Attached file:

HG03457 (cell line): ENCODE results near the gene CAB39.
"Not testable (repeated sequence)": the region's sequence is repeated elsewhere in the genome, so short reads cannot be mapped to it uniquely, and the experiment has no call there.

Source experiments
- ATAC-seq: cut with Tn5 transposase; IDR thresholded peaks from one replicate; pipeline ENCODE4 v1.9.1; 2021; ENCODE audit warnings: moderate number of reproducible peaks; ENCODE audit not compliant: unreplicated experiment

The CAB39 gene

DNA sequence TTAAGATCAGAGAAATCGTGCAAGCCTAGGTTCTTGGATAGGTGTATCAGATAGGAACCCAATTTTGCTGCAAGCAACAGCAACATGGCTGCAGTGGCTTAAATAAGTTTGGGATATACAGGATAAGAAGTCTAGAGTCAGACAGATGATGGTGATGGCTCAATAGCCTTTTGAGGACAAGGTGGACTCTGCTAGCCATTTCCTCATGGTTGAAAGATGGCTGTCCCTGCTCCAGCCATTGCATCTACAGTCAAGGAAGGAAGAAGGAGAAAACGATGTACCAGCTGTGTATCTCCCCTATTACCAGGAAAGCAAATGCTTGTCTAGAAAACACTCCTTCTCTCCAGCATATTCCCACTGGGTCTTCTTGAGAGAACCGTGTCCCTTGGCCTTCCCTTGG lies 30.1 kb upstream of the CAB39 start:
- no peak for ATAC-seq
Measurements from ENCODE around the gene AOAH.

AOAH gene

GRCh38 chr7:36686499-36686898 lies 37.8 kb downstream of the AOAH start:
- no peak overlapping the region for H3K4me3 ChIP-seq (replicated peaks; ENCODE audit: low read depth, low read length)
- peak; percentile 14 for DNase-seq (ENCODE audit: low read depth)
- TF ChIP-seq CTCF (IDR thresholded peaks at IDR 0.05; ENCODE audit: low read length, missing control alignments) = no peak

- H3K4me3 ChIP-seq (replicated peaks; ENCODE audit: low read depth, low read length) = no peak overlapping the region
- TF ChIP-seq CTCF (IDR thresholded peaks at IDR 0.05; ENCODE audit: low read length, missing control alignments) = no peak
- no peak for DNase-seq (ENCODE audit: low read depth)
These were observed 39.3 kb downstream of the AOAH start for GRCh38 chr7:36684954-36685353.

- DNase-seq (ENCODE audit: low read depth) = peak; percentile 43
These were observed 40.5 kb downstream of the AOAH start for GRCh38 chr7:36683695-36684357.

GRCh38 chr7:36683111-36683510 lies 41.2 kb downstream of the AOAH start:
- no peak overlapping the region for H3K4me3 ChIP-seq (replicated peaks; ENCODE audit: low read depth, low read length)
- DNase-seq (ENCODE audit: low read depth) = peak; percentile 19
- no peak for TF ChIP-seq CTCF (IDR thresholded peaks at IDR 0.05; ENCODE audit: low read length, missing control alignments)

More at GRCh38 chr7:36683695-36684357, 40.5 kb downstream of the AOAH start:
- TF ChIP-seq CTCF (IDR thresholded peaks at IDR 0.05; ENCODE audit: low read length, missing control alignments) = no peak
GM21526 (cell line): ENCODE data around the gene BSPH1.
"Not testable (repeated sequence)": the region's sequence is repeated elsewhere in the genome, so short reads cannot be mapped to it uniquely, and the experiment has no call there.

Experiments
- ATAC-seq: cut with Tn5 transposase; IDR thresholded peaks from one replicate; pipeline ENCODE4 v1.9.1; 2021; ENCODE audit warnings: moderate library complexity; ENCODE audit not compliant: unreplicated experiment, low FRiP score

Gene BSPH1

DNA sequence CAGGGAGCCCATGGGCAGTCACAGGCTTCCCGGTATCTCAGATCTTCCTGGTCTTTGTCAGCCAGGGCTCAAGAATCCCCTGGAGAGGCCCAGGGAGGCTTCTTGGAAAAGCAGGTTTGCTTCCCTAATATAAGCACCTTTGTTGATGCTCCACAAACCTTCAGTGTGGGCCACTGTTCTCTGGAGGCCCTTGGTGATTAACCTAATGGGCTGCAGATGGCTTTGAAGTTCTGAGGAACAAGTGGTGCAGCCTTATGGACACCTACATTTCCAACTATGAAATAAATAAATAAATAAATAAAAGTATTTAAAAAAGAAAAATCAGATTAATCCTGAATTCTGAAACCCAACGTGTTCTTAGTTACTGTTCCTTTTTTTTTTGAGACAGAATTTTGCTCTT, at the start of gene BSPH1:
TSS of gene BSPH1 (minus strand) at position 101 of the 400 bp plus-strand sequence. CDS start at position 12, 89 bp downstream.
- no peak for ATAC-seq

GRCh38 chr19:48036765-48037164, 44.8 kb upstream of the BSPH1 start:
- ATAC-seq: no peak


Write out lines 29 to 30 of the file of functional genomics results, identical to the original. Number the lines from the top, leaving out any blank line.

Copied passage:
- ATAC-seq: cut with Tn5 transposase; IDR thresholded peaks from one replicate; pipeline ENCODE4 v1.9.1; 2021; ENCODE audit warnings: moderate library complexity; ENCODE audit not compliant: unreplicated experiment, low FRiP score

Gene BSPH1